Rumor: OEM Entering Electric Racing This Season

02/14/2011 @ 3:04 pm, by Jensen Beeler10 COMMENTS

There’s a quiet rumor going on in the electric racing circles that a major OEM of internal combustion motorcycles is poised to enter one of the electric racing series this season. Which manufacturer and which series is not being openly discussed, but judging from whom is talking about the possibility, and perhaps more importantly who is not talking about it, our best guess would be a Japanese manufacturer like Honda is at the center of the rumor. Honda has already been caught testing hybrid componentry at the 25hrs of Thunderhill, coincidentally with technology produced by electric motorcycle upstart Mission Motors.

The addition of a company, like Honda, would be an effective kingmaker to the fractured state of the electric racing landscape, and could be the definitive action that sees one series outshine the other(s). Current race teams would surely want to test their mettle against an established brand name, and with an OEM’s presence there surely would be more buzz about the series and the events it holds. There is also of course the added allure of David beating Goliath in such a race, which could appeal to smaller companies who are trying to make a name for themselves.

The issue of what would happen when the OEMs comes out to play has been one of great prognostication in the EV world. Not only would there presence legitimize the space of electric motorcycle racing, but it could facilitate more money and exposure to the sport. In a sport where homegrown efforts have dominated the entries, the addition of an OEM could also help mature the field. We’ll let you decide in the comment section if that’s good or bad for the evolution of electrics. Watch this space for more developments on this rumor.

  • Dan

    Good for the biz, bad for the small guys. Especially in typical Honda fashion, they ride in on a multimillion dollar rail of hightech advancement.

  • I’d love to see Honda enter an EV bike, especially at the TT, where the course itself is still a great test of any street bike. Given the high efficiency of electric motors and the widespread belief that no one has a particular jump in basic battery technology, I don’t see even Honda having an inherent powertrain advantage over much smaller players. (There are marginal advantages to be had with front-wheel KERS, two-speed gearboxes, smarter GPS-based battery management software, etc., but how complex do you want to make your first bike?)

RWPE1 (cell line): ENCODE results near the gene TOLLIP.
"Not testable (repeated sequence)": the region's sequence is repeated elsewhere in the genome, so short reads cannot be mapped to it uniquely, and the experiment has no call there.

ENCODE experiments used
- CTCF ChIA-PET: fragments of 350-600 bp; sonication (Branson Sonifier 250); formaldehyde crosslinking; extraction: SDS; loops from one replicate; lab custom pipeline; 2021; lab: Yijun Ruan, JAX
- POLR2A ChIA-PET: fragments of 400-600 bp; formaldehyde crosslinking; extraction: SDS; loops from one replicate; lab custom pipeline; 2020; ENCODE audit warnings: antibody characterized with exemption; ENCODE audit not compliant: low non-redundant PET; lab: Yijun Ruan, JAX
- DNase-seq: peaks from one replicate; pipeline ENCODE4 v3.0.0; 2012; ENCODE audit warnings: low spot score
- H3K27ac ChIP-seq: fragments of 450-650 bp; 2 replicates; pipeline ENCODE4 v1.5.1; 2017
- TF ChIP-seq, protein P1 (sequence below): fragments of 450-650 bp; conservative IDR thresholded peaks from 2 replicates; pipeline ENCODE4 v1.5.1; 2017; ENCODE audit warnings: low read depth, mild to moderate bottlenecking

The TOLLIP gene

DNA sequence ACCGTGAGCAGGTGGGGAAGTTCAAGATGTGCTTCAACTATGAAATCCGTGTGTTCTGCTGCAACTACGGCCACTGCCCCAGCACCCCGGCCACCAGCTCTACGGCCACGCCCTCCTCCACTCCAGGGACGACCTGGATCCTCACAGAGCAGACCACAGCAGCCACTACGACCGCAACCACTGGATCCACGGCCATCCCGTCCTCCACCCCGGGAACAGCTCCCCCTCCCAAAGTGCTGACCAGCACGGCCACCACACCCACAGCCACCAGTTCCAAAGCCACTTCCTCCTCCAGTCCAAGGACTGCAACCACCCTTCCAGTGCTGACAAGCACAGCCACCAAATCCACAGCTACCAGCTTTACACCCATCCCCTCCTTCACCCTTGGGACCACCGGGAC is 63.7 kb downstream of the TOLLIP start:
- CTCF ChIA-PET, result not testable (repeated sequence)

Where a Honda or BMW would have a big advantage is in chassis dynamics and/or aerodynamics. So far, the smaller ‘EVpreneurs’ are really following conventional sportbike architecture (or actually building on conventional rolling chassis) because they can’t afford to create a new vehicle from scratch. So basing your geometry on an existing ICE solution is the devil you know.

    I believe that, if EV bikes are going to weigh over 100 pounds more than ICE bikes (as they will for the foreseeable future) a ‘blank page’ chassis solution could look a lot different than a conventional sport bike. I think a long, low, fully-enclosed solution (think some devil love child of a Gurney alligator and a late ’30s dustbin roadracer) would reduce drag, minimize the inherent problems of monowheeling under braking or acceleration, and make front wheel KERS – perhaps in the context of a 2WD system easier to execute.

    Don’t get me wrong, I love ‘conventional’ sportbikes. I’m just not really a fan of conventional thinking.

  • We hope that the rumor is true. Having one of the big 4 OEMs compete in electric motorcycle racing will raise the bar and speed the development of all electric motorcycles. We look forward to competing!

    Richard Hatfield
    Lightning Motorcycles

  • Tom

    Richard, I hope that you forward to competing more than did Tucker or DeLorean.

  • Dr. Gellar

    If this turns out to be true, it’ll be very exciting. For a while now, I’ve been thinking about how cool it would be to see an electric MotoGP (or equivalent series) racer produced by one of the big manufacturers in the not-so-distant future (I always pictured Yamaha for some reason, but Honda works just the same). Honda entering the fray will certainly raise the bar in electric motorcycle racing in general, and force the current main players to up their game. That’s a win-situation for pretty much everyone.

    Hopefully the machine will be something just as top-notch as their MotoGP machines, only powered by an electric motor instead of an ICE.

    At the same time I am excited by Honda or another OEM potentially racing an electric motorcycle, I hope the teams like MotoCzysz, Lightning and Brammo can show them that the small guys can make a bike every bit as innovative and competitive as theirs, if not better.

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  • Westward


  • Mike L.

    Here we go.

  • BenFaster

    Its time – come on lets make the switch ;)

  • I am fairly sure this rumour started life when Paul Phillips the TT and Motorsport Development Manager for the Isle of Man government included the following paragraph in a letter he sent to teams on January 12th 2011

    “To assist with your expectations, we are expecting a starting grid in the region of 25 machines, potentially including one of the big four Japanese motorcycle manufacturers up against the best the EV specialist the world has to offer, not to mention the University teams who this year are competing for a special cash prize. The Department has created a new ‘University Prize’ of £5,000, which will be awarded to the fastest University or College team as part of the 2011 Race. “